“Of course! It would be amazing to share that course. Surely you’re not alone with being dissatisfied with your textbook. You are an amazing writer. So inspiring!” I said gleefully. Jazz hands. Sparkles, sunshine, supersonic sweetness. Big smiles.

“And when I attribute my work, which institution should I add to said license?” his eyes scrunched in suspicion. Happy Teacher vanished. The light from his eyes faded. The Administrator-Hater took over my Happy Teacher. Boom. Just like that.

I’d ask too much.

He’s an adjunct. Precarious. Casual. Without tenure. Part-time. Contract-to-contract.

I didn’t know what to say. The old horrors of my own adjunct era resurfaced. Empathy killed my ambitions. Self-doubt circled. Words escaped me. “Well, you don’t have to, I suppose. But…”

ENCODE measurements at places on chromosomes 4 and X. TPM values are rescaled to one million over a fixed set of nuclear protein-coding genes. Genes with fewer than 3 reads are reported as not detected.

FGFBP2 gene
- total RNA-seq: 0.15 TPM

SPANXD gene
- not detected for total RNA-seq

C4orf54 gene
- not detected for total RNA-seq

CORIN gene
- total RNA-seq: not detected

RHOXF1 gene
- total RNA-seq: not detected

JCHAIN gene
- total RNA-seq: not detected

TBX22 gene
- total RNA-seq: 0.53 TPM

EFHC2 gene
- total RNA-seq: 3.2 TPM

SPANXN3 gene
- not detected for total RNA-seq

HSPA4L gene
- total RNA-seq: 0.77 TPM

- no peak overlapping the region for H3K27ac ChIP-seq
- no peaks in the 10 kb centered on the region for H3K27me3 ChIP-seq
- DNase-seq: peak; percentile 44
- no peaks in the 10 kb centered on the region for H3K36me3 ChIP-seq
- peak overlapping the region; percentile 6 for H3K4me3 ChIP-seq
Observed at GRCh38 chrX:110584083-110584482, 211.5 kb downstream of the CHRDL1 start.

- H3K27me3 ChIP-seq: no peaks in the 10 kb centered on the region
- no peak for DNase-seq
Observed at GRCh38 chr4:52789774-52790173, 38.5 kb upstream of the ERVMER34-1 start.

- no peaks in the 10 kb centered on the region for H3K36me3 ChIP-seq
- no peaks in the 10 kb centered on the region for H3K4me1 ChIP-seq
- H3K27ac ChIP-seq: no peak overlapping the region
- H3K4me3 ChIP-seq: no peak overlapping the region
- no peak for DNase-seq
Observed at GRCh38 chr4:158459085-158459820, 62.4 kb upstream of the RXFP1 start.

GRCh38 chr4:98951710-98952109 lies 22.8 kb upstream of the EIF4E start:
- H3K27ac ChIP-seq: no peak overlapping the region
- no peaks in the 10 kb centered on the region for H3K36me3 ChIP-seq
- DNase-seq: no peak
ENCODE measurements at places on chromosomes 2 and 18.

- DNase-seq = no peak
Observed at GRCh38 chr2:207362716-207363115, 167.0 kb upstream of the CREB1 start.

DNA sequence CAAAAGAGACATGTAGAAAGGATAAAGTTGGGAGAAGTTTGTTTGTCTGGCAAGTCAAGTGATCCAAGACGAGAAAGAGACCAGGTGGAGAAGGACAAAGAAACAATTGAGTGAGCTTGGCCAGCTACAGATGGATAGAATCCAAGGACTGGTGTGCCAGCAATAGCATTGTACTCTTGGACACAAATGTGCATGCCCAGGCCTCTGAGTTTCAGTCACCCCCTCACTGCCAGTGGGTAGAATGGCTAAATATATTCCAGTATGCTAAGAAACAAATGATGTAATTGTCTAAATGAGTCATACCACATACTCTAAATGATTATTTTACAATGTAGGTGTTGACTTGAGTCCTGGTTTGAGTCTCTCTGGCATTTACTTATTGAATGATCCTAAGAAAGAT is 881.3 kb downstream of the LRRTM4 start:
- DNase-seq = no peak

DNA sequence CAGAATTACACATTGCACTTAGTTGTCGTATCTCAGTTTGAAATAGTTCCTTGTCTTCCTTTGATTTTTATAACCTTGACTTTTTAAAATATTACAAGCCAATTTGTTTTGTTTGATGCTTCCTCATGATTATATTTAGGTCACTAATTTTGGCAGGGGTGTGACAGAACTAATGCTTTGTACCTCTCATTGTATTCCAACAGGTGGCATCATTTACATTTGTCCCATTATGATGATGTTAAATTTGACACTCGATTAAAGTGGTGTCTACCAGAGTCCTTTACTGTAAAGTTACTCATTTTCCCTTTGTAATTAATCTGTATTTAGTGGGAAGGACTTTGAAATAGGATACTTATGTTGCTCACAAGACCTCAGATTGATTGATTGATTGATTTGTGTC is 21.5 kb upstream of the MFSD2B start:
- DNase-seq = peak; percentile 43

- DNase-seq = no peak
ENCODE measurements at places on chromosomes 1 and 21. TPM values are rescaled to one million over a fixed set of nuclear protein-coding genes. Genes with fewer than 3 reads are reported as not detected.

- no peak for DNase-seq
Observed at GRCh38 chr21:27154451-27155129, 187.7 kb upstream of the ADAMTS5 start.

He looked me in the eyes for a long time.

“So what if I’m on the job market and somebody uses my textbook, you know the one I just wrote on my own time, as his own? What if that person gets the job I want using my work? Explain why I would want to give somebody else an edge when I’m competing on the job market.”

Here we go. Queue the broken record that we call higher education.

“Right, I get that. But still, think of the students who will benefit from saving money. Think of how approachable and good your work is for other teachers.” I sounded so desperate. The moment I start to doubt my own words, I’m transparent like a window.